As travellers stampede towards Athens and the Greek islands, Thessaloniki is all too often left in the dust. But Greece’s second city is a true chameleon: shady cloisters and churches balance its fast-paced nightlife and youthful verve. Ancient ruins stand feet away from just-opened cafes, while chic cocktail bars blend effortlessly into a backdrop of portside grit.
Home to three quarters of a million people, Greece’s second city, THESSALONÍKI – or Salonica, as it is was once known – stands apart from the rest of the country. Situated at the head of the Gulf of Thessaloník, it seems open to the rest of the world, with a wide ethnic mix and an air of general prosperity, stimulated by a major university and a famously avant-garde live music and entertainment scene. The food is better here too and there are some very sophisticated restaurants, but also wholesome traditional food on offer in a great number of old-fashioned Turkish-influenced ouzerís and tavernas.
The city has enough to offer the visitor for two or three days, at least. There are substantial Roman remains and the many churches constitute a showcase of Orthodox architecture through the ages, while you can catch glimpses of the Turkish city both in the walled Upper City and in the modern grid of streets below: isolated pockets of Ottoman buildings, many of them Islamic monuments, which miraculously survived the 1917 fire (see Brief history). Modern Greek architecture is exemplified by Art Deco piles dating from the city’s twentieth-century heyday, around the time of the first International Trade Fair in 1926, an event that continues to this day. Thessaloníki’s many and often excellent museums cover subjects as varied as Byzantine culture, the city’s Jewish heritage, folklife, musical instruments, Atatürk (who was born here) and, more recently, modern art and photography.
When King Cassander of Macedonia founded the city in 315 BC, he named it after his wife Thessalonike, Alexander the Great’s half-sister, whose name in turn derived from the Macedons’ decisive victory (nike) over the Thessalians. It soon became the region’s cultural and trading centre, issuing its own coins, and when Rome conquered Macedonia in 146 BC, the city (under the name Salonica) became the natural and immediate choice of capital. Its fortunes and significance were boosted by the building of the Via Egnatia, the great road linking Rome (via Brindisi) with Byzantium and the East.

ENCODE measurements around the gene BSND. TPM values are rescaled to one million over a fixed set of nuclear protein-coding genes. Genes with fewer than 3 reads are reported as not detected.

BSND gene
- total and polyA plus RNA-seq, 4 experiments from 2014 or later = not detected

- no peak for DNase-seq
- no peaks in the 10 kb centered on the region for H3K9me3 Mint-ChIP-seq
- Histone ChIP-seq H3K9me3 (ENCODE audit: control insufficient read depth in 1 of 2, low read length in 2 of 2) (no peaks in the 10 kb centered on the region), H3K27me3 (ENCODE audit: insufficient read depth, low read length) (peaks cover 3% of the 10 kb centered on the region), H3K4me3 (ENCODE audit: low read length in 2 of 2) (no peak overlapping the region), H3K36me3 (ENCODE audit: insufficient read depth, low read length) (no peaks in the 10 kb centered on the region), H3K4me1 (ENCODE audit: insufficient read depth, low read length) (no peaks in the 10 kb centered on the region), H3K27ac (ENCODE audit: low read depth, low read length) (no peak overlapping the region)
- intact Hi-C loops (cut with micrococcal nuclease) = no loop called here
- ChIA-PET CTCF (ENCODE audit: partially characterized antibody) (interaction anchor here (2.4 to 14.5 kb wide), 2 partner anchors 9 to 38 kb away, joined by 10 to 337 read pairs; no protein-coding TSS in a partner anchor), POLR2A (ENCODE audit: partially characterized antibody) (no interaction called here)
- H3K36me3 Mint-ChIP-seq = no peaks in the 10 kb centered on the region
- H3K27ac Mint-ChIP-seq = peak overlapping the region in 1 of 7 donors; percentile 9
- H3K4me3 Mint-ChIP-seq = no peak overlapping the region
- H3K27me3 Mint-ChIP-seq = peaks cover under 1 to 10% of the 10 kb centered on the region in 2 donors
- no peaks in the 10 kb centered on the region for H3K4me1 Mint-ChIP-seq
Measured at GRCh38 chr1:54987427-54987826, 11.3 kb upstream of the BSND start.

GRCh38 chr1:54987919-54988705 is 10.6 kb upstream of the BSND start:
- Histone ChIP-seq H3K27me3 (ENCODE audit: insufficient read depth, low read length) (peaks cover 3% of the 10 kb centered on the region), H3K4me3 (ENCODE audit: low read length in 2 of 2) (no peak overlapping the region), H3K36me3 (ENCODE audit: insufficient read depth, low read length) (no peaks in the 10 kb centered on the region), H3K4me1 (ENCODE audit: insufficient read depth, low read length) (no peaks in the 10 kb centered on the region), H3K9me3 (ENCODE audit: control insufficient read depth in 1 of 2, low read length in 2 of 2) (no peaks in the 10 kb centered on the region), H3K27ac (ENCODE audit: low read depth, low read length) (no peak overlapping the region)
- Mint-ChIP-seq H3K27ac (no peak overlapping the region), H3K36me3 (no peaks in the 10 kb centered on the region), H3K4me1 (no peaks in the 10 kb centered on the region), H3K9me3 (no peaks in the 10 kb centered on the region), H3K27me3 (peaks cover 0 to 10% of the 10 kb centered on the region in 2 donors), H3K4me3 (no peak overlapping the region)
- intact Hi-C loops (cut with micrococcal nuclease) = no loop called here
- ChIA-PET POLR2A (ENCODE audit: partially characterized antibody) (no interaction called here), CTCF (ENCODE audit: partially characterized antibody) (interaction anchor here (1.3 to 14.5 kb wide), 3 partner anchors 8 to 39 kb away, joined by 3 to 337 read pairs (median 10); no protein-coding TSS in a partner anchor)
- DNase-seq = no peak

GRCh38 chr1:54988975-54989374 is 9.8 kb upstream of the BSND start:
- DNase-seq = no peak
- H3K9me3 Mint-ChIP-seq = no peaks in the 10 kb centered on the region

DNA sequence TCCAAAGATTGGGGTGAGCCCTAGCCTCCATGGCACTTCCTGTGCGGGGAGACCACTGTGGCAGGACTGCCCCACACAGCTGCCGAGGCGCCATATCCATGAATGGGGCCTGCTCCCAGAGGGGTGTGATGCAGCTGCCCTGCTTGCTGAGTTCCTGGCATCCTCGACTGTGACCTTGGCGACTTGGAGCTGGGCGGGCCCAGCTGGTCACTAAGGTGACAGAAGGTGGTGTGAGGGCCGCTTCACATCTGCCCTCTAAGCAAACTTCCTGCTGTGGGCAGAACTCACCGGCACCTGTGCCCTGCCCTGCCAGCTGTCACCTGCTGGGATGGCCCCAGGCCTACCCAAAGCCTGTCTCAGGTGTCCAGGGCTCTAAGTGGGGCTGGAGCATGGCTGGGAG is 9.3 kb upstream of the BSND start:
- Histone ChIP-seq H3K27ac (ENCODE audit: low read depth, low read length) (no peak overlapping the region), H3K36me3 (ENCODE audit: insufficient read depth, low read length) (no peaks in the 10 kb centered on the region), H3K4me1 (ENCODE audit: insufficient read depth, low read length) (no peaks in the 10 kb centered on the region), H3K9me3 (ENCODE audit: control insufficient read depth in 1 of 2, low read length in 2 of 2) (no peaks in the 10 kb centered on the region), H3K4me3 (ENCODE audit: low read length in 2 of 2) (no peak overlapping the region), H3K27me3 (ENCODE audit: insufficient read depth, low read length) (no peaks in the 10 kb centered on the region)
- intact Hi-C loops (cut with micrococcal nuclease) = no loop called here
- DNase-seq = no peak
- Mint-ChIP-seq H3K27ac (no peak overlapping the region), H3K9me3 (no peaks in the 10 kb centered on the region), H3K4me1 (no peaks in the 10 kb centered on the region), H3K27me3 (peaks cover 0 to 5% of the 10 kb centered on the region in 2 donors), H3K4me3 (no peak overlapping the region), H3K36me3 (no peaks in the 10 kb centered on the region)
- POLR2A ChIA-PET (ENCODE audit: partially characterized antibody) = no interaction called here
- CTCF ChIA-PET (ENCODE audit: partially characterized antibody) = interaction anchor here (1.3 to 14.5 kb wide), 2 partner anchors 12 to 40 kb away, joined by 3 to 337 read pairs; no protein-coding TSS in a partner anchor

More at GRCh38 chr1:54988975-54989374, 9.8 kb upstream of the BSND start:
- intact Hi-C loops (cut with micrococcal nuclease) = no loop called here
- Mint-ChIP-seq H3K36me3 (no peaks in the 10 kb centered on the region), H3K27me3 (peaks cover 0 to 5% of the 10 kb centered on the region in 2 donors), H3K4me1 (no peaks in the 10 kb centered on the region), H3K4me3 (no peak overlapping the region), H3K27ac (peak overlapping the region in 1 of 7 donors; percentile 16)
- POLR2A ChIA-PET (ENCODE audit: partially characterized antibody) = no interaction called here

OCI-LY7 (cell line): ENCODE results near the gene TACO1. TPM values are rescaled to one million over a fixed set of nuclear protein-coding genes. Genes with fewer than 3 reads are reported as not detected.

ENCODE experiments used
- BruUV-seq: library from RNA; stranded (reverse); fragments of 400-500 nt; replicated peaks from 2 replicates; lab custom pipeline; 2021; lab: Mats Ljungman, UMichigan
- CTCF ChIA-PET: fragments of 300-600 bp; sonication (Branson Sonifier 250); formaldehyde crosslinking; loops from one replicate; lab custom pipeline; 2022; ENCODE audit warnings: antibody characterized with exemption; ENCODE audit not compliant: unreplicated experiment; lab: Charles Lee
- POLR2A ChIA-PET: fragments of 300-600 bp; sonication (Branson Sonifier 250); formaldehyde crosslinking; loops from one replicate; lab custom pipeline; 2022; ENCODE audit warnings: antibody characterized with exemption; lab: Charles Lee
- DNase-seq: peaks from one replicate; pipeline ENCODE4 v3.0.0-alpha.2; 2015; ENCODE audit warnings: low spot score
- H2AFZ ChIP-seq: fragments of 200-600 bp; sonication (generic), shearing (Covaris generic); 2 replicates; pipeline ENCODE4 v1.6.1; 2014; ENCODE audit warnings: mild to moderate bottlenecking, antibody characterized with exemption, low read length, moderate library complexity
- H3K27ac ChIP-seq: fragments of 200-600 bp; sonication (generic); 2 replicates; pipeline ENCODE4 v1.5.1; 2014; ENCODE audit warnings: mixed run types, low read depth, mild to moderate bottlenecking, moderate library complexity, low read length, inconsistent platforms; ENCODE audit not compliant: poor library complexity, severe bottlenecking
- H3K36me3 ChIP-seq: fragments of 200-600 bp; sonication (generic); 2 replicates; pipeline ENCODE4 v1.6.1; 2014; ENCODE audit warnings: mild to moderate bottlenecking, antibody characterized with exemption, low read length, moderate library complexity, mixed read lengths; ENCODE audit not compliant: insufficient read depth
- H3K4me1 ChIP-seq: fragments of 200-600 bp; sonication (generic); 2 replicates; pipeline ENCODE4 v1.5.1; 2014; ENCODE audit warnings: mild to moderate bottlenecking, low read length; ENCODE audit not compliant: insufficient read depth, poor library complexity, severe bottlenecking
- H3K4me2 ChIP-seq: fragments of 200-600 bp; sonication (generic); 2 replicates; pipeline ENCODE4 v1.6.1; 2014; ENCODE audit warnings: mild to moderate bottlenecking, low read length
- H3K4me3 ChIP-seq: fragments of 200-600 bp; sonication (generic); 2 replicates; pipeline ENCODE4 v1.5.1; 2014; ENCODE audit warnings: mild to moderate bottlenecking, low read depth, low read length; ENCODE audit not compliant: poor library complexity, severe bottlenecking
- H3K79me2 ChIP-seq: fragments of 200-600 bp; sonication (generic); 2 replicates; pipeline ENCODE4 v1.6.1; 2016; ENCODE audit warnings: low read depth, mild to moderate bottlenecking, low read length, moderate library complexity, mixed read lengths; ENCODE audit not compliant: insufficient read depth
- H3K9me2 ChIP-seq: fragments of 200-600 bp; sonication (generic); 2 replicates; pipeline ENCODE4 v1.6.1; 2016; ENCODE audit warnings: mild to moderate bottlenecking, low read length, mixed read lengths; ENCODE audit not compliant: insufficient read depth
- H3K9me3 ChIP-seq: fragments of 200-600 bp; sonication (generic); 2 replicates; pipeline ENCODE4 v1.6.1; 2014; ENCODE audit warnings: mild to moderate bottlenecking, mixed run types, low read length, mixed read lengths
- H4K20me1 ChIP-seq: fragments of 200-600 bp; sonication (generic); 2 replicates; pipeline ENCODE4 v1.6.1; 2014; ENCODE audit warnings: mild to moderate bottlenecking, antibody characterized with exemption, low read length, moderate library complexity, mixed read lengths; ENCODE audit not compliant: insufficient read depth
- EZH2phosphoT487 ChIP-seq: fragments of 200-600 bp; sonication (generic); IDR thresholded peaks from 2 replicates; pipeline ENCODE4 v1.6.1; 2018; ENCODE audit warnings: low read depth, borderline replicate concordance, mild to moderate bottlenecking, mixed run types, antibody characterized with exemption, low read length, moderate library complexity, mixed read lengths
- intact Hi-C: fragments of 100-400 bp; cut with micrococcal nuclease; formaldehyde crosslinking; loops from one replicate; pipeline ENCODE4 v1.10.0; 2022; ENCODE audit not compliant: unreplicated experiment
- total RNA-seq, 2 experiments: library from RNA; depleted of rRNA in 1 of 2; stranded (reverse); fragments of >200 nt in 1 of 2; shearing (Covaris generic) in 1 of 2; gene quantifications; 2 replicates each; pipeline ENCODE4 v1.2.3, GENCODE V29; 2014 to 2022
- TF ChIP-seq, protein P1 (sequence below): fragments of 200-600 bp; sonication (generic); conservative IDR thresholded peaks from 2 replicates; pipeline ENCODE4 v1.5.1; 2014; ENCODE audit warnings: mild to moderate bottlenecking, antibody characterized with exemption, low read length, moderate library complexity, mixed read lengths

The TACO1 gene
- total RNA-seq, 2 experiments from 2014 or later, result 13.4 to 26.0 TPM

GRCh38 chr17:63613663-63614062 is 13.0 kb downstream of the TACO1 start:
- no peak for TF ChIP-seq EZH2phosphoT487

Christianity had slow beginnings in the city. St Paul visited twice, and on the second occasion, in 56 AD, he stayed long enough to found a church, later writing the two Epistles to the Thessalonians, his congregation there. It was another three centuries, however, before the new religion took full root. Galerius, who acceded as eastern emperor upon Byzantium’s break with Rome, provided the city with virtually all its surviving late Roman monuments. The first resident Christian emperor was Theodosius (reigned 379–95), who after his conversion issued the Edict of Salonica, officially ending paganism.
Under Justinian’s rule (527–65) Salonica became the second city of Byzantium after Constantinople, which it remained – under constant pressure from Goths and Slavs – until its sacking by Saracens in 904. The storming and sacking continued under the Normans of Sicily (1185) and with the Fourth Crusade (1204), when the city became for a time capital of the Latin Kingdom of Salonica. It was, however, restored to the Byzantine Empire of Nicea in 1246, reaching a cultural “golden age” until Turkish conquest and occupation in 1430.
Thessaloníki was the premier Ottoman Balkan city when Athens was still a backwater. Its population was as varied as any in the region, with Greek Orthodox Christians in a distinct minority. Besides Ottoman Muslims, who called the city “Selanik”, there were Slavs (who still know it as “Solun”), Albanians, Armenians and, following the Iberian expulsions after 1492, the largest European Jewish community of the age.
The modern quality of Thessaloníki is due largely to a disastrous fire in 1917 which levelled most of the old plaster houses along a labyrinth of Ottoman lanes, including the entire Jewish quarter. The city was rebuilt, often in a special form of Art Deco style, over the following eight years on a grid plan prepared under the supervision of French architect Ernest Hébrard, with long central avenues running parallel to the seafront and cross-streets densely planted with trees. During World War II the city was occupied by the Nazis, who decimated the Jewish community. After the war more reconstruction was necessary to repair bomb damage, though this was interrupted in 1978 by a severe earthquake that damaged many older buildings.
Thessaloníki’s opulence has traditionally been epitomized by the locals’ sartorial elegance, but the boom of the 1990s is long gone and an increasing number of boarded-up shops indicate that Greece’s economic malaise has taken hold here. A permanent underclass lives in shantytowns near the port, consisting of Pontic or Black Sea Greeks, Albanians and eastern European refugees, as well as a growing community of Afghans and Africans.